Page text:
When a commonly sick person is driven by ambulance to Princeton Plainsboro, a fictive place which is a mix of Century City Studios and Frist Center Campus of Princeton, there’re very few chances that it’d raise Gregory House’s interest, Head of Diagnostics Department and misanthropic doctor who’s only driven by challenge and puzzles. So true actually that his boss, his scapegoat, albeit faithful friend and occasional lover (after seven seasons), Dr. Cuddy (played by Lisa Edelstein) forces him to deal with people until an interesting case catches his attention and intrigues him enough to make him want to solve it with his team. Firm follower of philosophical and Ethics questioning, the good doctor is also a fine psychologist. House (to Cuddy): “You’re not happy unless things are just right. Which means two things. You’re a good boss. And you’ll never be happy.”thx to maya295_
In short, House is an uncommon guy; which doesn’t prevent the show from being hugely famous worldwide, partly due to the charisma of its main character, British actor Hugh Laurie, one of the currently best paid actors in the TV industry - almost $400,000 per episode.
Not without a reason: in 2009, 82 million viewers all around the world have weekly followed House’s episodes, ranking the series number one of the most watched shows on the planet. Each episode is built as an investigation that House has to solve as fast as he can, a sort of race against the clock, and death, based on one of the biggest fears of our time: the threat of incurable disease. In spite of the almighty power of technology, Life-and-Death mystery still remains unsolved. House is confronted with men and women who believe in the afterlife, a concept he’s fiercely trying to reject scientifically. This thin line haunts our anti-hero, each episode a new challenge against the irrational, sheer lunacy, pain or search for meaning. There undeniably lies one of the keys of success for the show, the TV drama bringing up questions that feed our hyper technological world, obsessed with the need to scientifically dissect the living without ever finding the answers, nor finding the meaning of it. It’s the metaphysics of the TV industry.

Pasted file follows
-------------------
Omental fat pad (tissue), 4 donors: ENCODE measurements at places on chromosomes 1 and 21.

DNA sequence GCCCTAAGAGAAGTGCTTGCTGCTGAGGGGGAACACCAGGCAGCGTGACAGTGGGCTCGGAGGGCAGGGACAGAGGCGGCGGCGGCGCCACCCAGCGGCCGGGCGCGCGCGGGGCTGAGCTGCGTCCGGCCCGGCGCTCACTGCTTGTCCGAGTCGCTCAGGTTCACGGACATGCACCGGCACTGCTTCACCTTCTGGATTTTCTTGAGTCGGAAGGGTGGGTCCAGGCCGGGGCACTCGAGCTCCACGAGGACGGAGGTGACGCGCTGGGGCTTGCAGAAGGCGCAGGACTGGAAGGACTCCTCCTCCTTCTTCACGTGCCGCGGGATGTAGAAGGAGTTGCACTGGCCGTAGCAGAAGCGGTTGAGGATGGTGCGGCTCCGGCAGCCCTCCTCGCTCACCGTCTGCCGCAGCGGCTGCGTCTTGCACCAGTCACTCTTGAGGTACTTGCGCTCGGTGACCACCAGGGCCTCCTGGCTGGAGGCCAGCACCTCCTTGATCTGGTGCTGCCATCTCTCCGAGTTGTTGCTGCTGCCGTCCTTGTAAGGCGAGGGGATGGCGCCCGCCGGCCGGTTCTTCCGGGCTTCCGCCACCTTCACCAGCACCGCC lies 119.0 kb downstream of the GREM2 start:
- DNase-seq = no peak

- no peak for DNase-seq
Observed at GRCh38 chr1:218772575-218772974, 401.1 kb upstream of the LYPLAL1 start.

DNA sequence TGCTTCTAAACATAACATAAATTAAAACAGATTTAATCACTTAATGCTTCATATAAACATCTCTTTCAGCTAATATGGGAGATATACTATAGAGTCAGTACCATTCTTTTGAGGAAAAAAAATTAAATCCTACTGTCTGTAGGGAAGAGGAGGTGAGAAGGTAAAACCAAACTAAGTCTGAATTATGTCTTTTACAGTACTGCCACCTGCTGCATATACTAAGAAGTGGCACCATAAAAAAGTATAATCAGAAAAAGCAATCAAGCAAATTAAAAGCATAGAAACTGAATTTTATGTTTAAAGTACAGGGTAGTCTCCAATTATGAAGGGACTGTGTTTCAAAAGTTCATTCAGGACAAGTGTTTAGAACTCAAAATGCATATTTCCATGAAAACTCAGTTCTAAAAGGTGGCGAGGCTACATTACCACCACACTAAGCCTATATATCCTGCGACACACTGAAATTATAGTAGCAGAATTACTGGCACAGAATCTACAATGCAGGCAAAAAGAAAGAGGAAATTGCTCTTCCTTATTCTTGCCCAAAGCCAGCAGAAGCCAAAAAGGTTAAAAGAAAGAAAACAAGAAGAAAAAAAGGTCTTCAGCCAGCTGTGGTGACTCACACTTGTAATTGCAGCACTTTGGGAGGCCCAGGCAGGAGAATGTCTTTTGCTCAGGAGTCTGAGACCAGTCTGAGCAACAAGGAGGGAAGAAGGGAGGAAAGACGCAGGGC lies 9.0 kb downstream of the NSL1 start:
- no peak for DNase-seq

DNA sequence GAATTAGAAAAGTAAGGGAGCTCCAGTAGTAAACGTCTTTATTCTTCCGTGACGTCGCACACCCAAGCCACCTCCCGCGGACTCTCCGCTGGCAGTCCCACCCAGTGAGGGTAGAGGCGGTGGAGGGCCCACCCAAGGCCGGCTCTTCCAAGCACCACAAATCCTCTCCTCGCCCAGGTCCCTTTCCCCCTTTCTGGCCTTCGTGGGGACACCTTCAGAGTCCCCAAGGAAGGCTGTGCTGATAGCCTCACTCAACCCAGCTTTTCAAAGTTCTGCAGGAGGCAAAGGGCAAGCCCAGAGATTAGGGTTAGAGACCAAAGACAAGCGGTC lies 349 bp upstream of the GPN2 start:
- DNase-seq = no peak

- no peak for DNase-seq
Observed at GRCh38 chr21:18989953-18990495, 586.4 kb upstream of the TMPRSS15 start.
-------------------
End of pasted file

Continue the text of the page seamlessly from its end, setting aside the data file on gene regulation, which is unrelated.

In real life, Hugh Laurie seems quite disconcerted by the sex symbol status he’s earned via his role in House. In Los Angeles, he often gives his interviews in Chateau Marmont – which is probably related to his passion for music, one of his multiple talents – and is left dumbfounded when a young aspiring starlet approaches him in the lobby to say how much talented she thinks he is. “I don’t even know who she is!” he confesses a few moments later. Born in Oxford, ex-student in Cambridge, his British accent takes over as soon as he leaves the coat and cane behind.
Here in the USA, there’re not many people who still can remember that Laurie, long before House, was famous in England for his role in the legendary TV series Blackadder with Rowan Atkinson, aka Mister Bean. “I travel back to England as soon as I can because my family lives there, he explains, but I sometimes feel as if I was in a coma of some sort here in L.A. I don’t even know if we’re still driving on the left side or if Queen Elizabeth is still alive.”